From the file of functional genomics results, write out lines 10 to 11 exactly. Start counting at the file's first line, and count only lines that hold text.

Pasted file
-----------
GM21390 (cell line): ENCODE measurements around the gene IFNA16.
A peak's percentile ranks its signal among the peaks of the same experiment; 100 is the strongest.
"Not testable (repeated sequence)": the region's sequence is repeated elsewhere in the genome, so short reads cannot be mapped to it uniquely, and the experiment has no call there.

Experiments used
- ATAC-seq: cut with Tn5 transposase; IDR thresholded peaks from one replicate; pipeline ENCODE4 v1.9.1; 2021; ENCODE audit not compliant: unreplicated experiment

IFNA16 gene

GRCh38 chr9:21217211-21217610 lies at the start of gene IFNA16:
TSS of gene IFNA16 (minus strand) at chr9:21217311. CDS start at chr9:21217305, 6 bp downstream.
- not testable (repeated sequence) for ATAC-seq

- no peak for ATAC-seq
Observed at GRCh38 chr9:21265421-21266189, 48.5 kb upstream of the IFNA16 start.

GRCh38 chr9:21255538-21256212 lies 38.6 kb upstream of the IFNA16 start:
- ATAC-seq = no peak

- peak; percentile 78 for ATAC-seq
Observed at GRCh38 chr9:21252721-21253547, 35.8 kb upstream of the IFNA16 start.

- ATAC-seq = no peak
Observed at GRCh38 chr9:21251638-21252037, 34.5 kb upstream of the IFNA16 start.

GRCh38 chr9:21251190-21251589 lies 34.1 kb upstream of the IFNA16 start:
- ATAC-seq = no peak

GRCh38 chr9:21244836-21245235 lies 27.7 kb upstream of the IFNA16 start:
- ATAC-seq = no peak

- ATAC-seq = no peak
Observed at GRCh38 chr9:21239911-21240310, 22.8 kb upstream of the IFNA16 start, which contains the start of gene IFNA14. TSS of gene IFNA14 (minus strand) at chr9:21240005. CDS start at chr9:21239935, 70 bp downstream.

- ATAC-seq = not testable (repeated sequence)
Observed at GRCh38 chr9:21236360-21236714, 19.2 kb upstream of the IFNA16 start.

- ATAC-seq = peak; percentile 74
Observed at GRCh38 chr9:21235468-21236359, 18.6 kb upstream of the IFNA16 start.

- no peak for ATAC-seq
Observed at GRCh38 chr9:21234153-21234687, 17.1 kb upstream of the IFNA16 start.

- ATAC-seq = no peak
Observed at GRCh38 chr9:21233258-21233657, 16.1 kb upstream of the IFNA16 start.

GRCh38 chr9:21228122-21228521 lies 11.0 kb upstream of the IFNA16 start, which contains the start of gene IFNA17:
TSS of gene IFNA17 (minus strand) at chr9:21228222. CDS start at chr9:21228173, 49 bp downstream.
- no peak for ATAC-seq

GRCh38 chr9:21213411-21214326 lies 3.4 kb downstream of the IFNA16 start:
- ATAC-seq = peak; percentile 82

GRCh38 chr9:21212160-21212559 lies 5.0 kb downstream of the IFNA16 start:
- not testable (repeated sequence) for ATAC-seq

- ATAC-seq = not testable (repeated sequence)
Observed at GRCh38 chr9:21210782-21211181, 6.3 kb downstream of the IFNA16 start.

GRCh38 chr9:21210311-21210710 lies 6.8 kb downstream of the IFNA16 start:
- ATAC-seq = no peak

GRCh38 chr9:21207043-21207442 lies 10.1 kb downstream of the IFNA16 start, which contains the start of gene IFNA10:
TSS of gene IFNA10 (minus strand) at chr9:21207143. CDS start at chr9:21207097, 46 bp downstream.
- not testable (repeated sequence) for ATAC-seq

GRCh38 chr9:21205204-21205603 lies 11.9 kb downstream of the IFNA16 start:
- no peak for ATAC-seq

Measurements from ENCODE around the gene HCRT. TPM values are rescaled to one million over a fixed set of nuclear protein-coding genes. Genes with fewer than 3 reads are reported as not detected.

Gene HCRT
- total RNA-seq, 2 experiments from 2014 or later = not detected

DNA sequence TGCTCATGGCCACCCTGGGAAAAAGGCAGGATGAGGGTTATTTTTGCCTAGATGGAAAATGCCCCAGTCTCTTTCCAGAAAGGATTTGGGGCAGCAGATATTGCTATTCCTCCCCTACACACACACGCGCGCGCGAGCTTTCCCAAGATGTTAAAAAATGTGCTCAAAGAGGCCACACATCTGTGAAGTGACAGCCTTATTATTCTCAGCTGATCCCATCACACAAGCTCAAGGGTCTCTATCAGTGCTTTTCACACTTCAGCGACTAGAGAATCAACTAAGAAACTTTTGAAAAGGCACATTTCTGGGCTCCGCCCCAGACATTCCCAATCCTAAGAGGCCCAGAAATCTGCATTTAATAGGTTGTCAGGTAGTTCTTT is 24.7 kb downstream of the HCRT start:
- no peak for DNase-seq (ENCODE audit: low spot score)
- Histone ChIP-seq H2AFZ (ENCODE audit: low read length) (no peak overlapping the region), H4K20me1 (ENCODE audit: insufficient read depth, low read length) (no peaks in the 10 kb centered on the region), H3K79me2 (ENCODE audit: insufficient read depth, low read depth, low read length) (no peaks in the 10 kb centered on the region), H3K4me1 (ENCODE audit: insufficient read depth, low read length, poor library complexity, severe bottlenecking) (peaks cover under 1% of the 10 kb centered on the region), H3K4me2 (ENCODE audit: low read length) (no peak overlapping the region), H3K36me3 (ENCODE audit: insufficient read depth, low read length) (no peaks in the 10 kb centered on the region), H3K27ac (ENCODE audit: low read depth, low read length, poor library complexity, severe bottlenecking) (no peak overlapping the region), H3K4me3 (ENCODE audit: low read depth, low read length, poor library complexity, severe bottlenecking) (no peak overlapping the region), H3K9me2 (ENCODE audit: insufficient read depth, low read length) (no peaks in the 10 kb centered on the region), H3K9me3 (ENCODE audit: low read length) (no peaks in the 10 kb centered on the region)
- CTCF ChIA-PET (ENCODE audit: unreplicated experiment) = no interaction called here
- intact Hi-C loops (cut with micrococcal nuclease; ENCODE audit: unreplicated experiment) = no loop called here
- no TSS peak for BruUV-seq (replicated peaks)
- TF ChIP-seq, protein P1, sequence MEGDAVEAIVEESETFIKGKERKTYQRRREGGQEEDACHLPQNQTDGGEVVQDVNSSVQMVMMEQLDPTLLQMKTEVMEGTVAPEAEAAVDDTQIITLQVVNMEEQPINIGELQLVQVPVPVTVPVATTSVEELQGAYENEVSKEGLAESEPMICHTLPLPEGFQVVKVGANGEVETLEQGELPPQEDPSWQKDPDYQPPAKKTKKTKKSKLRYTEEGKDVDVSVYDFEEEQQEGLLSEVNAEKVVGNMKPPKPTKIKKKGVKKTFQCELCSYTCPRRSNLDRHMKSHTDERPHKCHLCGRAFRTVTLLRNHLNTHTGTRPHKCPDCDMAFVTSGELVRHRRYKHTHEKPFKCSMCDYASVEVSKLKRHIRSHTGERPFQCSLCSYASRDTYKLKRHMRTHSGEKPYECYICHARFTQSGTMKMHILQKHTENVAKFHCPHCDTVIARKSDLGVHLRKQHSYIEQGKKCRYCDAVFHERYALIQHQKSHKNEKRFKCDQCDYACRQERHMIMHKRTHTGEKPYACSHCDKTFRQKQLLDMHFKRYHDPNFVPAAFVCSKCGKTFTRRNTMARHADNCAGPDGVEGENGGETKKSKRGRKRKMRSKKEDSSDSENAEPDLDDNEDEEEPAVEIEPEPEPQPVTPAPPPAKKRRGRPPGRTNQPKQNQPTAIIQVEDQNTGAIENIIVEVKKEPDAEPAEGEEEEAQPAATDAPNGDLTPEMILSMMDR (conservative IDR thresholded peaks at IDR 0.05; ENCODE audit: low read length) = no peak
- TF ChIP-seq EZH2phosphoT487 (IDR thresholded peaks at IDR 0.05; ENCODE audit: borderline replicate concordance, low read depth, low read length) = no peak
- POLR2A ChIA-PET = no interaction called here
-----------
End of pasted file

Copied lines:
- no peak for ATAC-seq
Observed at GRCh38 chr9:21265421-21266189, 48.5 kb upstream of the IFNA16 start.